Founded more than 150 years ago, two things have continually brought people to Kendall County: access and scenery.

“It became about land opportunities in the Hill Country. That evolved into the beautiful setting,” Bryden Moon, with the Kendall County Historical Commission, said. 

Plotted in 1852, with clean air and access to clean water, by the 1870s, Boerne was being touted as a health resort place to heal from ailments.

By 1887, the San Antonio Aransas Pass Railway came to town, increasing access to the city. The ability to reach the town increased with the construction on Interstate 10 in the mid-20th Century.

WATCH: Main Street business owner talks about changes

“What makes Boerne so appealing is that you are so close to a major city,” Kohler said.  

It is a proximity that comes at a cost.

Affordability has become a huge issue facing people living in Boerne or looking to move there. 

Of the 5,000 homes that are approved for building, Boyd said about 3,000 will be listed at $250,000 or more. The largest development, Esperanza, will add nearly 2,500 homes. 

SLIDESHOW: 2016 crime statistics

The “Esperanza Lifestyle,” as its website calls it, will not come cheap. Homes will start at $280,000 and rise to $1 million.

Boyd said that affordability has been the million-dollar question.

“When I moved here in 2003 and I got involved in local politics and the Chamber of Commerce, that was the topic of discussion then,” he said. “'What can we do to maybe make it so teachers could get a mortgage (in Boerne) and buy a house?'”

RELATED: Boerne announces schools to be built by 2016 bond

Though full build out will take about a decade, work on BISD’s seventh elementary school has already begun in the neighborhood, and will open its doors in time for the 2019-20 school year.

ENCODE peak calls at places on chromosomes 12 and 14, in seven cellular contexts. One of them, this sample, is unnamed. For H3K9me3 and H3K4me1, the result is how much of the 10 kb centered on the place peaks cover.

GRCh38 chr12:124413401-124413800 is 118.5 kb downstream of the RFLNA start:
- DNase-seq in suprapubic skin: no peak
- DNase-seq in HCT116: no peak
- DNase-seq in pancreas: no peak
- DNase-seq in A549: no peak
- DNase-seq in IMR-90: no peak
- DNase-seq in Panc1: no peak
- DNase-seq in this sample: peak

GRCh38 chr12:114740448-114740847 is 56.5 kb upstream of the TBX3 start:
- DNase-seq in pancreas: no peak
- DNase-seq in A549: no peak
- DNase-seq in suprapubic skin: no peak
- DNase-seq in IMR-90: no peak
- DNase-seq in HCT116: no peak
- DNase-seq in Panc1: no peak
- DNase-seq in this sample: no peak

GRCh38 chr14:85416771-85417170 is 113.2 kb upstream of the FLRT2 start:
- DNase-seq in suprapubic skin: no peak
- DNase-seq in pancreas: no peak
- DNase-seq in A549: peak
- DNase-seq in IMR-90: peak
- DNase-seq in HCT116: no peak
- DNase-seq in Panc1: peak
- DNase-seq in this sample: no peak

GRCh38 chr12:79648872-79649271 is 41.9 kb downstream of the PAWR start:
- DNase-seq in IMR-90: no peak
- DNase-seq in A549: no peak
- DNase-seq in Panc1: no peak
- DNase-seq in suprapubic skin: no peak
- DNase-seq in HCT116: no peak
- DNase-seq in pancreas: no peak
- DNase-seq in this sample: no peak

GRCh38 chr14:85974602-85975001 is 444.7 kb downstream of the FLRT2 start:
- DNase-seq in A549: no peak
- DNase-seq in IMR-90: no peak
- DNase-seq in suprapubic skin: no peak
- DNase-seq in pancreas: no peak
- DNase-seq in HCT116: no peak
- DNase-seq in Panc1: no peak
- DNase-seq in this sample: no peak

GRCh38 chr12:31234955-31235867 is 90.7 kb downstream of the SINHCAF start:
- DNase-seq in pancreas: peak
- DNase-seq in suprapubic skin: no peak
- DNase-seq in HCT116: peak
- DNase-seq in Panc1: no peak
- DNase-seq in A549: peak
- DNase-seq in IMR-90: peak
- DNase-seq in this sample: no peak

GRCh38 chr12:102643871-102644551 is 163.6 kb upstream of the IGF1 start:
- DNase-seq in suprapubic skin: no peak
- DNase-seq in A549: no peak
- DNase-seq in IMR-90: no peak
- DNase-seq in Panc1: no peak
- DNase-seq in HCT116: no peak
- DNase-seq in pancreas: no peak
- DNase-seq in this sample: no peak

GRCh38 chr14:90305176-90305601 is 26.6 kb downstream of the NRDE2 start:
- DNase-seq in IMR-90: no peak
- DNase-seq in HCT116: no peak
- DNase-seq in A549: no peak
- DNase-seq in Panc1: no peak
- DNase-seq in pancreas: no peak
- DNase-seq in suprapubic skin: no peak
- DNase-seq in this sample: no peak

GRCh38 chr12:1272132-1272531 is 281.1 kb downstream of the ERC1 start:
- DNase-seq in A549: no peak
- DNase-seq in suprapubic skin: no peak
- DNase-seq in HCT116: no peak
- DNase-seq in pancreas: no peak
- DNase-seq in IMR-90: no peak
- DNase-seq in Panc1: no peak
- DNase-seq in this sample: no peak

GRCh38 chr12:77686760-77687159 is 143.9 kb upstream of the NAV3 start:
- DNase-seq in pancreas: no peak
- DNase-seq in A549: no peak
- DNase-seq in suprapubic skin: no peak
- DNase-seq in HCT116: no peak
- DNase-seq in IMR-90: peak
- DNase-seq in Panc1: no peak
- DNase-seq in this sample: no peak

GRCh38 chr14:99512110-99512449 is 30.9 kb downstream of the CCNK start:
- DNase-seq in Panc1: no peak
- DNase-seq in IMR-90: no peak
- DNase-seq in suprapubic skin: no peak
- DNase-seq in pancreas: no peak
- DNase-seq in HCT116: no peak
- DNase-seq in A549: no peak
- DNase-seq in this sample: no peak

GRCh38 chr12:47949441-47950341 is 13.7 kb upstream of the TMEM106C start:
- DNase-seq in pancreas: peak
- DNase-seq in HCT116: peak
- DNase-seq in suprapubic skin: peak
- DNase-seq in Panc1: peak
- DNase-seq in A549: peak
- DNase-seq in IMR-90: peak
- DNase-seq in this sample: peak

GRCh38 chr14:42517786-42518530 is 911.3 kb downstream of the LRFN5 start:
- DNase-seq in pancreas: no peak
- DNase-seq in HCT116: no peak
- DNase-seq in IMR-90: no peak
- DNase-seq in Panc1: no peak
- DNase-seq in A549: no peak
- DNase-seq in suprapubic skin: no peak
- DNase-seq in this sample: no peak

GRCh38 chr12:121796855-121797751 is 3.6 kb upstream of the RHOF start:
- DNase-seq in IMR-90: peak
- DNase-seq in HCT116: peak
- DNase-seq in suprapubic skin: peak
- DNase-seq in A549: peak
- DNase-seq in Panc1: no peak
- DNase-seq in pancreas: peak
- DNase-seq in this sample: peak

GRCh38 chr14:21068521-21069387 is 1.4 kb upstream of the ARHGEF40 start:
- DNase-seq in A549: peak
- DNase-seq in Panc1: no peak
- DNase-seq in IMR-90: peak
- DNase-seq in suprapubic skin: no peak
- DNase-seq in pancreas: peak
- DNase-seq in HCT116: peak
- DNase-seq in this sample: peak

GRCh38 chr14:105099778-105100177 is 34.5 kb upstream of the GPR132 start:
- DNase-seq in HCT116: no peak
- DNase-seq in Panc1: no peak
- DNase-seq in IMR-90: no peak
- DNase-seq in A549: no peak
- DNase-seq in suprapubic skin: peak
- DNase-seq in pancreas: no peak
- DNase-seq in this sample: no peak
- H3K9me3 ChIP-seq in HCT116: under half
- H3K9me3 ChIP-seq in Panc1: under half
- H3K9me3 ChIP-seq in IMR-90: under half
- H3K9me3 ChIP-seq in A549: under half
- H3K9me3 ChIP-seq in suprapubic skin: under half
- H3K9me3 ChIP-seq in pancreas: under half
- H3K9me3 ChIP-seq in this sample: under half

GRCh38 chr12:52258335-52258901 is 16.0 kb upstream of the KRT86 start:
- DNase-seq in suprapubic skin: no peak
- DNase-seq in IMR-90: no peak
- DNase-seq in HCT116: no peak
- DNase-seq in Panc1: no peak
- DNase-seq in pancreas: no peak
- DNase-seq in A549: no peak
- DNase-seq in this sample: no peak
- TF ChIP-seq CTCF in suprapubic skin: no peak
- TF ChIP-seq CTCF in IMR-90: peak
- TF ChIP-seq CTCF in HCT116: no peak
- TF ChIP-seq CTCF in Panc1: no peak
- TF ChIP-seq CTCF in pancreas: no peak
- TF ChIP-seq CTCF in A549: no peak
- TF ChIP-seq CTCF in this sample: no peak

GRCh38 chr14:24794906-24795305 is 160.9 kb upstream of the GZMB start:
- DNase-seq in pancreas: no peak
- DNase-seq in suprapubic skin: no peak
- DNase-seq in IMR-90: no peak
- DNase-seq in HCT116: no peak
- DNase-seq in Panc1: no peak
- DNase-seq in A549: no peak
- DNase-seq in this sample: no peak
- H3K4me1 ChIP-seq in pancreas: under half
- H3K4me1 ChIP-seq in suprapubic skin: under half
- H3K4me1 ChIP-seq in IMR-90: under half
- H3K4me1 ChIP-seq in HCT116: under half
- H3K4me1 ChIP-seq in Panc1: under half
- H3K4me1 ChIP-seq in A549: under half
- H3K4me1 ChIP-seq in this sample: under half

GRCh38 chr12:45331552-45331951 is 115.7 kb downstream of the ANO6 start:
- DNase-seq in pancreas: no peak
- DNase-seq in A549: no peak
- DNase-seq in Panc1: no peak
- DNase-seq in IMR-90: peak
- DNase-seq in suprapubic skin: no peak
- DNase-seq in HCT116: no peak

“I am encouraged,” Hayward said. “I think there are a couple of development pushes along our cultural and environmental corridors that I think could be detrimental. I think they could affect traffic patterns. I think they could take away some of the things that we value as a community.” 

With growth also comes the expansion of roads

Currently, the Texas Department of Transportation is rebuilding the I-10 interchange at Scenic Loop Drive; the $11 million project should wrap up in early 2018. TxDOT will begin construction in the coming months on the interchanges at Main Street/Business Highway 87 and Highway 46. The two projects will cost a combined $57 million.  

RELATED: ‘Boerne Bypass’ opens to traffic

On the East Side, 46 is about to be expanded to five lanes between Herff and Amman roads. The $11 million project is coinciding with another $5 million expansion from Boerne to the Kendall/Comal County line that is adding turn and passing lanes. 

Looking ahead, everyone seemed optimistic about the town's future. The people are coming and business is following, but there is an unknown cost and a future some want to see preserved.

“You would love for everything to be retained as pristine as possible and it is very important for future generations to pay attention to those things that we can save, salvage and minimize impact to,” Moon said.